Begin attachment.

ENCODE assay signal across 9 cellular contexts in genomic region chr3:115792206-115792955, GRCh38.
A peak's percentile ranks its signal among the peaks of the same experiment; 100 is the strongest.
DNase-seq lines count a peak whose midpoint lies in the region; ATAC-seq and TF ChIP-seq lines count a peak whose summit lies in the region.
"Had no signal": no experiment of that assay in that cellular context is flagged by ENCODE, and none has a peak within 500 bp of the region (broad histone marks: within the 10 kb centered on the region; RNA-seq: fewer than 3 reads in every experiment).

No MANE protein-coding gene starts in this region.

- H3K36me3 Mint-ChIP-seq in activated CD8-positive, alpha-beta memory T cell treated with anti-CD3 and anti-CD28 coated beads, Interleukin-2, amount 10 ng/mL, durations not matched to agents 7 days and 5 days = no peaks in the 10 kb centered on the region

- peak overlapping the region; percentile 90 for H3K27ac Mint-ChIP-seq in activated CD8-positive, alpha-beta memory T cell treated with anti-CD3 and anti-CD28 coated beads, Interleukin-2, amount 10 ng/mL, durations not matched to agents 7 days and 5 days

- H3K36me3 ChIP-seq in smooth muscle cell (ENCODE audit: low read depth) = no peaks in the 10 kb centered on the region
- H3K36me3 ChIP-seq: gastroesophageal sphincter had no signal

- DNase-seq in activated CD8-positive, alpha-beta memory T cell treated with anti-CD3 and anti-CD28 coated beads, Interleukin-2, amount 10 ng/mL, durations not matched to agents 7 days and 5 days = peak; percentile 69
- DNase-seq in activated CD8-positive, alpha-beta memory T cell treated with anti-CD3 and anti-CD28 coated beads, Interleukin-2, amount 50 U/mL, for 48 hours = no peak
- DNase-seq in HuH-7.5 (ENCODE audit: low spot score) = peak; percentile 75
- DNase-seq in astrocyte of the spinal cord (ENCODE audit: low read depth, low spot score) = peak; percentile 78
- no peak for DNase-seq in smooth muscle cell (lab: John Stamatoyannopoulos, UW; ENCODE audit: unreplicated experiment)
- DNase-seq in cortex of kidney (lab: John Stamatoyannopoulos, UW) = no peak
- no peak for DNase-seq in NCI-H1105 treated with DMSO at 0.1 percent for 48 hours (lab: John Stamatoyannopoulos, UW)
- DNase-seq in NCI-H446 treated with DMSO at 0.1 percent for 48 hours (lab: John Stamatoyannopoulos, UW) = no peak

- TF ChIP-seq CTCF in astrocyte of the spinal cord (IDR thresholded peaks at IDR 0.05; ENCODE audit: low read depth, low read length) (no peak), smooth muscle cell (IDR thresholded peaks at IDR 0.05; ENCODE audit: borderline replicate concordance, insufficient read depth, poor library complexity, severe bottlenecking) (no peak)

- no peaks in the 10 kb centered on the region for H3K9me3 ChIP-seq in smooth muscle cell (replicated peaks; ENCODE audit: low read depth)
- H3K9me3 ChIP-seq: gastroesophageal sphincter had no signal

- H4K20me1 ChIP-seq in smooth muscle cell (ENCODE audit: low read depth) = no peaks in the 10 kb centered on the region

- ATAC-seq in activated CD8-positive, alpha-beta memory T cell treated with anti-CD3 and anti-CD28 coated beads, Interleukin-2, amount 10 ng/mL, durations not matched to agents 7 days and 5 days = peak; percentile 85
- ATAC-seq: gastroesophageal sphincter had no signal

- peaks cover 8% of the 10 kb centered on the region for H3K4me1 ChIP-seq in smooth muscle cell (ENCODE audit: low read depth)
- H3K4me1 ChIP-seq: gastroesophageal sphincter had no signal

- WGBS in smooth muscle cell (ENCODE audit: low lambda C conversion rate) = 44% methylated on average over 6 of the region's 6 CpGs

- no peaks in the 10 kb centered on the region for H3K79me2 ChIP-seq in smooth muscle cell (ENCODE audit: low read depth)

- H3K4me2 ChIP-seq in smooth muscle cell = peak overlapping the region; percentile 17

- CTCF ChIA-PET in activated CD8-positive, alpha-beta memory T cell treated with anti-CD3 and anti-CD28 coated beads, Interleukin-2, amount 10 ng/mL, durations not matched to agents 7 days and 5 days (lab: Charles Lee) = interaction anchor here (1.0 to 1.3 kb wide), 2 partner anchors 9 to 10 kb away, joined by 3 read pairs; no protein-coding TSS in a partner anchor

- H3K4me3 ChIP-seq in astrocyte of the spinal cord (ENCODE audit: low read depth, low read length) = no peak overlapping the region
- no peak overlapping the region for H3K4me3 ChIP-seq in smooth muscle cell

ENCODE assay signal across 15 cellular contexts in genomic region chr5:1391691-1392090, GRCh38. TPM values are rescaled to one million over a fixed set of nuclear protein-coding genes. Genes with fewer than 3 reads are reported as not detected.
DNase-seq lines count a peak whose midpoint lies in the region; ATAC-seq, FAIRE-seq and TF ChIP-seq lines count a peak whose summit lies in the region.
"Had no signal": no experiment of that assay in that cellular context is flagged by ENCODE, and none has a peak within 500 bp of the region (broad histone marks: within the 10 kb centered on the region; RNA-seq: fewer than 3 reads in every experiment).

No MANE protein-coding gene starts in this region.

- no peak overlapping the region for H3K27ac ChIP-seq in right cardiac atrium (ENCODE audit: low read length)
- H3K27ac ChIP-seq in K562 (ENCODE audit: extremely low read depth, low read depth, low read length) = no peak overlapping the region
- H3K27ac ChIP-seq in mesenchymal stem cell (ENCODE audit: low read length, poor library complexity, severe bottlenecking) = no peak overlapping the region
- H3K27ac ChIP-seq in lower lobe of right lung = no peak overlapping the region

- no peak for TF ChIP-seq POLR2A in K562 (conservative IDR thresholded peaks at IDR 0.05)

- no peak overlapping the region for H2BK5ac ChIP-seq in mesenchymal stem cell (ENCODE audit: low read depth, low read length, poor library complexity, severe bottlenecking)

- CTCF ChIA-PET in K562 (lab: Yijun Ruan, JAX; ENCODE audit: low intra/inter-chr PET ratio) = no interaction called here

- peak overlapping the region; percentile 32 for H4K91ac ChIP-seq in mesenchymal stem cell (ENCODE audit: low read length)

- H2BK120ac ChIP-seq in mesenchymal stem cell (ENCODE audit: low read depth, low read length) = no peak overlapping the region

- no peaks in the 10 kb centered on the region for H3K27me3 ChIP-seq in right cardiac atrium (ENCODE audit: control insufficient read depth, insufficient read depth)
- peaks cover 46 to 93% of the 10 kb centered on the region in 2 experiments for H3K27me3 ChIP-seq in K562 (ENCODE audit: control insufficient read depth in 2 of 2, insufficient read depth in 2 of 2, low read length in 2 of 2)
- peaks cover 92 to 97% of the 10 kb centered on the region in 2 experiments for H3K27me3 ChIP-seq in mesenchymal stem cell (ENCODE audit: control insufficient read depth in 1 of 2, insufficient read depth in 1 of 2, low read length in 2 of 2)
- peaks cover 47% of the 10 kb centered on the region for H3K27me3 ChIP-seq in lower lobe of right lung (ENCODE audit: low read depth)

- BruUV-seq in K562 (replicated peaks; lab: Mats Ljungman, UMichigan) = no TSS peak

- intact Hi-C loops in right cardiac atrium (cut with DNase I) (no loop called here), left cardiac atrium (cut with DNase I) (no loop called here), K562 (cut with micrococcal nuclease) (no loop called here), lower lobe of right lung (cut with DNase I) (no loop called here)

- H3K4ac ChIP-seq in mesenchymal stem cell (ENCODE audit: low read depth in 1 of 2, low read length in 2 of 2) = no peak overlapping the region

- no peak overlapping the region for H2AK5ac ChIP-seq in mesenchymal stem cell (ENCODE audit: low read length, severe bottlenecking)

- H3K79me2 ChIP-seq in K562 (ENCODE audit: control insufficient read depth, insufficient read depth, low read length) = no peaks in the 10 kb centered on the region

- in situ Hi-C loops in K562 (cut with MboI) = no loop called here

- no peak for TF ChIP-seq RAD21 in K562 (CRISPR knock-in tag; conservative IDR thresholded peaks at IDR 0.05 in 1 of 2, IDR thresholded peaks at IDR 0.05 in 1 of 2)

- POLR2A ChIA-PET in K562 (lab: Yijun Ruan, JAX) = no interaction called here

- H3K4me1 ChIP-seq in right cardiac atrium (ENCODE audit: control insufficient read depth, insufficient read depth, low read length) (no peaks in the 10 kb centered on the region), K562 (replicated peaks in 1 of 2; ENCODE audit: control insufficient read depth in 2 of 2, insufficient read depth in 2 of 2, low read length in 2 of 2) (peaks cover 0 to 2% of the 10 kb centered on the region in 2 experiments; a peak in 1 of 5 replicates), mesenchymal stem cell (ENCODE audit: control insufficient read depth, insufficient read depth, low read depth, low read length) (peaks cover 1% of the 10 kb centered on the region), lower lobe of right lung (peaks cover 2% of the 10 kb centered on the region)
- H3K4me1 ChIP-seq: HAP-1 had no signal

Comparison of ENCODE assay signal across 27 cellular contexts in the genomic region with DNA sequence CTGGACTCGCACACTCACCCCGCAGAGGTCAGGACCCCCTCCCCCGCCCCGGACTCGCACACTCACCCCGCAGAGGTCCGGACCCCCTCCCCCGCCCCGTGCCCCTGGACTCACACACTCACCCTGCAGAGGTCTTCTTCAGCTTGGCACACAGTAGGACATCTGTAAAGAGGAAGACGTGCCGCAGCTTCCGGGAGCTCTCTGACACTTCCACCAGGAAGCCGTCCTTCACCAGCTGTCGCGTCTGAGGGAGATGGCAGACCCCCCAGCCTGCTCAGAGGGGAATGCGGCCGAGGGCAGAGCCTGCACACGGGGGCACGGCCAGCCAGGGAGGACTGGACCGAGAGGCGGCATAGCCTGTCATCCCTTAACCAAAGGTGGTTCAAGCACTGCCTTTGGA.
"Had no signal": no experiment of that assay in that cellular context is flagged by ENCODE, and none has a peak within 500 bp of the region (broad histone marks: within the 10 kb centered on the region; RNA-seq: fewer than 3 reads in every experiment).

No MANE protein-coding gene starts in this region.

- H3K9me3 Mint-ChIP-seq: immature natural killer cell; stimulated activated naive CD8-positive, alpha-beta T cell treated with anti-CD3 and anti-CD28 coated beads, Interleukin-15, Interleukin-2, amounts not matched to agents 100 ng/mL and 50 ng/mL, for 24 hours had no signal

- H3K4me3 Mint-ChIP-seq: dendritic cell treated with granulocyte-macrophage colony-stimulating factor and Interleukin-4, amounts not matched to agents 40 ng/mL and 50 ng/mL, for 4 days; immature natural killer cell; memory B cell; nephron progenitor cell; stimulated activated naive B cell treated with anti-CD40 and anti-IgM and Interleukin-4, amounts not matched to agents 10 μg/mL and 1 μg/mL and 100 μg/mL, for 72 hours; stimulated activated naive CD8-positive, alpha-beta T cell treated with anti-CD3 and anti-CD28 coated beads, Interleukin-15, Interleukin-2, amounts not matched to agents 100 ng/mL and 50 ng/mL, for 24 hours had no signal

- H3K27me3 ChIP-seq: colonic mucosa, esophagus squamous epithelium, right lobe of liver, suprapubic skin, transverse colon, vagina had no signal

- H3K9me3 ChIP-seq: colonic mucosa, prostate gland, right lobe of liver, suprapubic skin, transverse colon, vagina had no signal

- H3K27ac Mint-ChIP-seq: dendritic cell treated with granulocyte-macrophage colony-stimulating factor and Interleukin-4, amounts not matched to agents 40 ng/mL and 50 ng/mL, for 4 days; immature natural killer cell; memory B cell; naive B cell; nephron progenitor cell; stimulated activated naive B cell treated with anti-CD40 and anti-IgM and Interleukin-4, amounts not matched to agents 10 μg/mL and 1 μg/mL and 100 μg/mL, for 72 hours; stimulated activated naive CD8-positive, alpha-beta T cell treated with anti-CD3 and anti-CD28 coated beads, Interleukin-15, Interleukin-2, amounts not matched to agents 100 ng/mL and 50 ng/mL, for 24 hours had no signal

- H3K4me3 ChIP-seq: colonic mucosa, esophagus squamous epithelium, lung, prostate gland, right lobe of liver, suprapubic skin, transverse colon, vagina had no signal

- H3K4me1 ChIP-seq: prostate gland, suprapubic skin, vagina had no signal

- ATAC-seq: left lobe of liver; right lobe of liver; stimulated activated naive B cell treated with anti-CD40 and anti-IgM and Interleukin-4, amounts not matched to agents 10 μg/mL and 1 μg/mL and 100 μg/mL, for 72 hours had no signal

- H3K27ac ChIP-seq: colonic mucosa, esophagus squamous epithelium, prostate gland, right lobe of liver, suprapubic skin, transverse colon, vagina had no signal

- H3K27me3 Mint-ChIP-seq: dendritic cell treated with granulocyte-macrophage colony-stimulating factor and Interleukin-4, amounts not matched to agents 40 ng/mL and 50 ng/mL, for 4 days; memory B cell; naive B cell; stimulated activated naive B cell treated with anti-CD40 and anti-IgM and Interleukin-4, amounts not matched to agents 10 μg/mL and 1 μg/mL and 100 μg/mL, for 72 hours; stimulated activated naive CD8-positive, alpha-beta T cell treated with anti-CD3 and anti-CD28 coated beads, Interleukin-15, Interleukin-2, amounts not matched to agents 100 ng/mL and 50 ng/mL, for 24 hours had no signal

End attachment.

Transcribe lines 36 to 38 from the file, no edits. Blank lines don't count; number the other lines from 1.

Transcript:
- no peak overlapping the region for H3K27ac ChIP-seq in right cardiac atrium (ENCODE audit: low read length)
- H3K27ac ChIP-seq in K562 (ENCODE audit: extremely low read depth, low read depth, low read length) = no peak overlapping the region
- H3K27ac ChIP-seq in mesenchymal stem cell (ENCODE audit: low read length, poor library complexity, severe bottlenecking) = no peak overlapping the region